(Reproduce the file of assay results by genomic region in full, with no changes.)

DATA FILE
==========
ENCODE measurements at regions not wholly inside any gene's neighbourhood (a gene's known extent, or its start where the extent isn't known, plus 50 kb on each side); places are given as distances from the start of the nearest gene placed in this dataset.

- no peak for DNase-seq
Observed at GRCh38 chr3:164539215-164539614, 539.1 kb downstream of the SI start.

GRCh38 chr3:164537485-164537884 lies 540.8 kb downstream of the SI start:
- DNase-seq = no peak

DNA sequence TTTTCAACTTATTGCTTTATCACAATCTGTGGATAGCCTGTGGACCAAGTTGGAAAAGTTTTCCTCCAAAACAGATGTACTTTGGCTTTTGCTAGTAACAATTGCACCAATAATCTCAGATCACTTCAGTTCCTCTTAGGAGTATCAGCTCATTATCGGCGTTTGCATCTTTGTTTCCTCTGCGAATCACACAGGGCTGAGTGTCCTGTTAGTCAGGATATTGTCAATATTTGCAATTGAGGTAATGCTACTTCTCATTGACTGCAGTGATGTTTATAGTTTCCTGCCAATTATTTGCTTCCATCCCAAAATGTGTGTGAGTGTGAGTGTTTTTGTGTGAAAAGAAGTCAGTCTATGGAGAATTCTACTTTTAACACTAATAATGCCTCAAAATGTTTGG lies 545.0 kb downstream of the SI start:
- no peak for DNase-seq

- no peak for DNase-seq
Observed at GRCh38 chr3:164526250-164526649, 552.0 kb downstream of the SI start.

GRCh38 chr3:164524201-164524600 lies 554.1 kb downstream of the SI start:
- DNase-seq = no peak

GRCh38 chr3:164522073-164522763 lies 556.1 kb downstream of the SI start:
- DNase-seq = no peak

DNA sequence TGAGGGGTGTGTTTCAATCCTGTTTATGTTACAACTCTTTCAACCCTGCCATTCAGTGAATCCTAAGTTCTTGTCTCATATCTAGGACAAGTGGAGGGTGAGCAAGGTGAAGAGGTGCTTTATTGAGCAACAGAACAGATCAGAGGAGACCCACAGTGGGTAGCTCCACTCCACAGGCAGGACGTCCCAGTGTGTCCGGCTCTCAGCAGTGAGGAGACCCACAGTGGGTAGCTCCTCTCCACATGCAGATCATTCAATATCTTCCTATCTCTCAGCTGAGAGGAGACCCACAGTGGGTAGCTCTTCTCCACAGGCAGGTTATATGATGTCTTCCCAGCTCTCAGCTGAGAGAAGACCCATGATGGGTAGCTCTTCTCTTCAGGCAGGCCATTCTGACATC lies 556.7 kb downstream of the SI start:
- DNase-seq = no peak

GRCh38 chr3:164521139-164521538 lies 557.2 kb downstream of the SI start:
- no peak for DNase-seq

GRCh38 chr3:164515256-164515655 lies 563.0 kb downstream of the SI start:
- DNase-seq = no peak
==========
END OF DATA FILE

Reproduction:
ENCODE measurements at regions not wholly inside any gene's neighbourhood (a gene's known extent, or its start where the extent isn't known, plus 50 kb on each side); places are given as distances from the start of the nearest gene placed in this dataset.

- no peak for DNase-seq
Observed at GRCh38 chr3:164539215-164539614, 539.1 kb downstream of the SI start.

GRCh38 chr3:164537485-164537884 lies 540.8 kb downstream of the SI start:
- DNase-seq = no peak

DNA sequence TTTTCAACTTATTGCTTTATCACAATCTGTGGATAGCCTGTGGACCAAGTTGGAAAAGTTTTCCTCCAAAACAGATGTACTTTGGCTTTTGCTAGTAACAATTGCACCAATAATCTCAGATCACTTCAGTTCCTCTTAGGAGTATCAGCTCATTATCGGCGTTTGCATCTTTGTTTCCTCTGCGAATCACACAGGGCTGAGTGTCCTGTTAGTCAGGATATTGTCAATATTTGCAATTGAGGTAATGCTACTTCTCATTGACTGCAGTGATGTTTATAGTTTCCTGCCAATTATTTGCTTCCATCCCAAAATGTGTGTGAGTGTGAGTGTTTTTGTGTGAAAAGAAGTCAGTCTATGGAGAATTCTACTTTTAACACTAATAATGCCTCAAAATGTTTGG lies 545.0 kb downstream of the SI start:
- no peak for DNase-seq

- no peak for DNase-seq
Observed at GRCh38 chr3:164526250-164526649, 552.0 kb downstream of the SI start.

GRCh38 chr3:164524201-164524600 lies 554.1 kb downstream of the SI start:
- DNase-seq = no peak

GRCh38 chr3:164522073-164522763 lies 556.1 kb downstream of the SI start:
- DNase-seq = no peak

DNA sequence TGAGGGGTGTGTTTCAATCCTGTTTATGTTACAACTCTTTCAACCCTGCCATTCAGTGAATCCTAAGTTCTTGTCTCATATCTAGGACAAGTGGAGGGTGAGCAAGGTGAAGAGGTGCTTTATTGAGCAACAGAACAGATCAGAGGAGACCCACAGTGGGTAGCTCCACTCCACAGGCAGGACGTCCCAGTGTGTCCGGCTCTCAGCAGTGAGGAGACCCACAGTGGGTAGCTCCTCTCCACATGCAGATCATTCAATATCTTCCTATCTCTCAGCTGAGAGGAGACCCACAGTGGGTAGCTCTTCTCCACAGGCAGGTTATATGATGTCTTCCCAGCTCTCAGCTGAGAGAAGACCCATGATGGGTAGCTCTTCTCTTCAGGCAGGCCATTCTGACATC lies 556.7 kb downstream of the SI start:
- DNase-seq = no peak

GRCh38 chr3:164521139-164521538 lies 557.2 kb downstream of the SI start:
- no peak for DNase-seq

GRCh38 chr3:164515256-164515655 lies 563.0 kb downstream of the SI start:
- DNase-seq = no peak